What if we just pretended that society’s problems had already disappeared? It sounds dicey, but that’s often how things are done. People who are struggling with unemployment are having a hard time explaining their lives. And if you’re sitting in a job in human resources, you know that you have to understand this crowd. Whether you’re administering layoffs and terminations, sorting through a long list of unqualified job applicants, or talking to friends and family who have a little problem at work, you know that the bewildered masses are your people. But thankfully, you can make their problems disappear through government statistics.
An article from June 1, 2017 in the Huffington Post notes that the share of Canadians with a job has hit a record high. The content can be dense and confusing, but at issue is that people wrongly think the unemployment rate is a meaningful indicator of how well the economy is doing. For labour economists, unemployment rates border on being a garbage statistic.
The unemployment rate is the number of people who have jobs divided by the number of people in the labour force. But people have all kinds of reasons for not being in the labour force. These include: discouragement from a long unemployment spell, disability, the decision to stay at home with kids, retirement, financial independence, postsecondary studies, prison, and travel. Governments can also reduce unemployment by deciding that certain people aren’t trying hard enough to get a job and, therefore, they aren’t really in the labour market. There’s a lot going on that has nothing to do with economic statistics. Since the labour force is half of the equation, the unemployment rate itself is of debatable value. You can still use it occasionally (i.e. for month-over-month comparisons), but only with caution.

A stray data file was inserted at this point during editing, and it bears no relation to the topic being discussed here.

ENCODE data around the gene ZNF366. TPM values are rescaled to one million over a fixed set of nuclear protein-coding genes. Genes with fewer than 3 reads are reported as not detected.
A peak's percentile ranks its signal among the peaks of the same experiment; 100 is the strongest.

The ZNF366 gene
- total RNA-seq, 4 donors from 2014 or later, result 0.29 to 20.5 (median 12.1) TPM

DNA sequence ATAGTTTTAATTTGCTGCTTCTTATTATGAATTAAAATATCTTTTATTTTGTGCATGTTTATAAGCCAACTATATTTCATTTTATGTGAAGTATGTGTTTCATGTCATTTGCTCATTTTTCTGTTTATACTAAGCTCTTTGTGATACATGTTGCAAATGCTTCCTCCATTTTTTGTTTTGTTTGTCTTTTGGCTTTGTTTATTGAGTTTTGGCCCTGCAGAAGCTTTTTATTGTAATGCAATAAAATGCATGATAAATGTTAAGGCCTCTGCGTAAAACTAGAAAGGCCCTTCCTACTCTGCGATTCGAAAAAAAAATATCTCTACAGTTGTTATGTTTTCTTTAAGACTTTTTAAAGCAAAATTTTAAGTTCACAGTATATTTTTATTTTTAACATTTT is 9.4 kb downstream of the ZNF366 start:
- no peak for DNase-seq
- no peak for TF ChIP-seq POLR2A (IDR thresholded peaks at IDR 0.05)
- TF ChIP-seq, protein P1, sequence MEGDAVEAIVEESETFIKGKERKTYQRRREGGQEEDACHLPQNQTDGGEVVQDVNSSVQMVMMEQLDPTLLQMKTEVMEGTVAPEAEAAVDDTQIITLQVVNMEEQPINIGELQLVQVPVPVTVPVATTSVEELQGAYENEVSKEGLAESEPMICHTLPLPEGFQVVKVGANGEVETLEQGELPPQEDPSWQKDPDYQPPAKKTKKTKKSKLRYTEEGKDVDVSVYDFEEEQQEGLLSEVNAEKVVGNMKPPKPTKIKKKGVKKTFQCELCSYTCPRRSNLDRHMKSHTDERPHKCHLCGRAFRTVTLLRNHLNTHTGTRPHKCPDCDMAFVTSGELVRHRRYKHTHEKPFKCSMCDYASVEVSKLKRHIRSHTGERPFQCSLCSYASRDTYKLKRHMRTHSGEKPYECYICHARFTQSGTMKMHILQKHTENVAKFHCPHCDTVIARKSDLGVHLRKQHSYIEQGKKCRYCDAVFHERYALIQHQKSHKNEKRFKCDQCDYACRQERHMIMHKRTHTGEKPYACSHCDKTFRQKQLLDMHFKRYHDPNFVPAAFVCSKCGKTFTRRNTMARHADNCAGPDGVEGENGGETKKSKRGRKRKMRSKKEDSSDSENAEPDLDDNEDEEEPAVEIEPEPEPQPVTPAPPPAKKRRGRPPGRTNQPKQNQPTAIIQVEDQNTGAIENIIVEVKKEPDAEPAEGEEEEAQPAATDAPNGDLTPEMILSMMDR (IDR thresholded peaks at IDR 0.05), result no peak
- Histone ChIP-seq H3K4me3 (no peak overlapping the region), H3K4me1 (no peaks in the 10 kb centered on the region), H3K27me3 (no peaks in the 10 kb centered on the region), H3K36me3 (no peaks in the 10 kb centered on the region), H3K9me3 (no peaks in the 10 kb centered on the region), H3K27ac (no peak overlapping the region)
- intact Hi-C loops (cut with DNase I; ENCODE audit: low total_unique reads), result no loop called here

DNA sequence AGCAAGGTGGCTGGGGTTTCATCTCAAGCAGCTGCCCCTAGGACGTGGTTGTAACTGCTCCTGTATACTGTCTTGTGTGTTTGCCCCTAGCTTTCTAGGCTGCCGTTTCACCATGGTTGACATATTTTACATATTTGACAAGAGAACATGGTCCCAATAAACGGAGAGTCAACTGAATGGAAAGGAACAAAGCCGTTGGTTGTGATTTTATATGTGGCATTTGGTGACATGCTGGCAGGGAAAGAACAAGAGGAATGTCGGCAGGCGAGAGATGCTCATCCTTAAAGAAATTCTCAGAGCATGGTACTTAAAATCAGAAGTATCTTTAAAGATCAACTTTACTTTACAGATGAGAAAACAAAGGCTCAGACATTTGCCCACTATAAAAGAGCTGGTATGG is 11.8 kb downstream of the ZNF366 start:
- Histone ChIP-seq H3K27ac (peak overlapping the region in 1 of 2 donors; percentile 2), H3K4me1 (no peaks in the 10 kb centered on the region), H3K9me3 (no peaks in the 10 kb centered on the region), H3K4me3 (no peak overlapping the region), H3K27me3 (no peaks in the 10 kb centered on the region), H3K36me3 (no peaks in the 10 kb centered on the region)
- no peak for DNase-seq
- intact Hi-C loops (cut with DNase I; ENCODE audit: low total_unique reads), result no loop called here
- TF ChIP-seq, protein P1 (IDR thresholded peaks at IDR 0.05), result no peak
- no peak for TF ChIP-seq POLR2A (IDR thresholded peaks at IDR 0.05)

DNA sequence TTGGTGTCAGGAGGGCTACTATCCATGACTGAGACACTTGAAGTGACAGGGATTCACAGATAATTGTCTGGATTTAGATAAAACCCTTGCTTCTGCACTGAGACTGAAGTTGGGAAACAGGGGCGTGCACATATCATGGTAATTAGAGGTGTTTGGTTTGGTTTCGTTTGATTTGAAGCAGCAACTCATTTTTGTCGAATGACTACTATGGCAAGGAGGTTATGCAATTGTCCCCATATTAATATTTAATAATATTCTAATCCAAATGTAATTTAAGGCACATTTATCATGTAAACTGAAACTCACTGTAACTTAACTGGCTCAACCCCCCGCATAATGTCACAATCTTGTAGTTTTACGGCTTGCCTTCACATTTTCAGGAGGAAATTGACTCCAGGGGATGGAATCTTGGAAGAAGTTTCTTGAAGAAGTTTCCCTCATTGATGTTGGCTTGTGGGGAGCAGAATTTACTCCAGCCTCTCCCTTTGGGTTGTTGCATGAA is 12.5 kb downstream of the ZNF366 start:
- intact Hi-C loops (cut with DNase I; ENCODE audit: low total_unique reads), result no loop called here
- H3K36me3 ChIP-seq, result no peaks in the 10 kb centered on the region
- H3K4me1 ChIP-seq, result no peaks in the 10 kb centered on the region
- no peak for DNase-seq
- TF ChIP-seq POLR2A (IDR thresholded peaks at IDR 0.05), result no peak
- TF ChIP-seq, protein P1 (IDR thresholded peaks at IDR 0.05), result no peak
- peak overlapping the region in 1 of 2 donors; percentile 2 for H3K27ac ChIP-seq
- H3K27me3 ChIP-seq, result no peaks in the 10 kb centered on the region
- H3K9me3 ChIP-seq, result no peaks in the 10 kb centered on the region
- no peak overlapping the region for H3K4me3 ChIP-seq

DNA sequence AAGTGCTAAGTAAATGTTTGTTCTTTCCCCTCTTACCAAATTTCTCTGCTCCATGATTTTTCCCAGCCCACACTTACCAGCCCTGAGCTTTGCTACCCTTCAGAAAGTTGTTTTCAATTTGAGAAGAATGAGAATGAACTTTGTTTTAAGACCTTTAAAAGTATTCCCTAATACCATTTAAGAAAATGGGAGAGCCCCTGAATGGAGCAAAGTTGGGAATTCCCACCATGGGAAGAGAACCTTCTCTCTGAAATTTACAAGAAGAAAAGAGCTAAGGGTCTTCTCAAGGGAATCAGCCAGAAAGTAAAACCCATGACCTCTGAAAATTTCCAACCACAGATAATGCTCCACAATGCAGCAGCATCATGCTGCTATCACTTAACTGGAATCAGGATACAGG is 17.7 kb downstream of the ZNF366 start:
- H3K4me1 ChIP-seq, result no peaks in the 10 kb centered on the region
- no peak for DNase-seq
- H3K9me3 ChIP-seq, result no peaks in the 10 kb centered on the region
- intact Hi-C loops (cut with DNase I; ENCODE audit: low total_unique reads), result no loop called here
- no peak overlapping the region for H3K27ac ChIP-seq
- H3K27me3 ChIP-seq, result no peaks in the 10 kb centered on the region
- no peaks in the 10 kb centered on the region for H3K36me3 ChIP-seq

A far better statistic is the employment-to-population (EP) ratio. We know who has a job, and we know how large the population is. Take these totals, divide one by the other, and suddenly the data is clean and interesting.
The Huffington Post article notes that the EP ratio in Canada is now 78.6 percent, its highest level since Statistics Canada first started measuring this in 1976. That’s good for Canada.
It’s also interesting to look at the second diagram in the article, which describes the labour force participation rate. The labour force participation rate takes those two denominators we described earlier and combines them. It is the number of people who are in the labour market divided by the population (within the relevant age group). The labour force participation rate disregards whether the person actually has a job; it’s an indicator of how involved people are in the world of work.
Canada has a high participation rate relative to the US. Amongst the working-age population, over 77 percent of Canadians work or are looking for work. Labour force participation rates in the US used to be 77 percent, back in the late 1990s. In the twenty years since, participation has slipped 5% to 72 percent. The decline happened during three different presidents, and only half of the decline was during that nasty recession that started in 2008.
Long story short, the US has an unemployment rate of 4.1%, but they have an extra 5% of the population that could work but doesn’t. It’s the tale of two economies, two Americas. There is one America where things are bright and sunny, people aspire to career growth, and they talk about red wine and heirloom tomatoes. But in the other America, things are not so great. Theirs is a world where people lost their jobs to globalization or technology, lost their homes to the mortgage fiasco, and are now losing family members to the opioid crisis. This is a crowd for whom voting for Donald Trump is totally rational.
Yes, we can pretend that society’s problems don’t affect us, and that those who don’t fit into the new economy are not our concern. But those who don’t fit in get to speak their mind, and it’s not in a way that some find pleasant.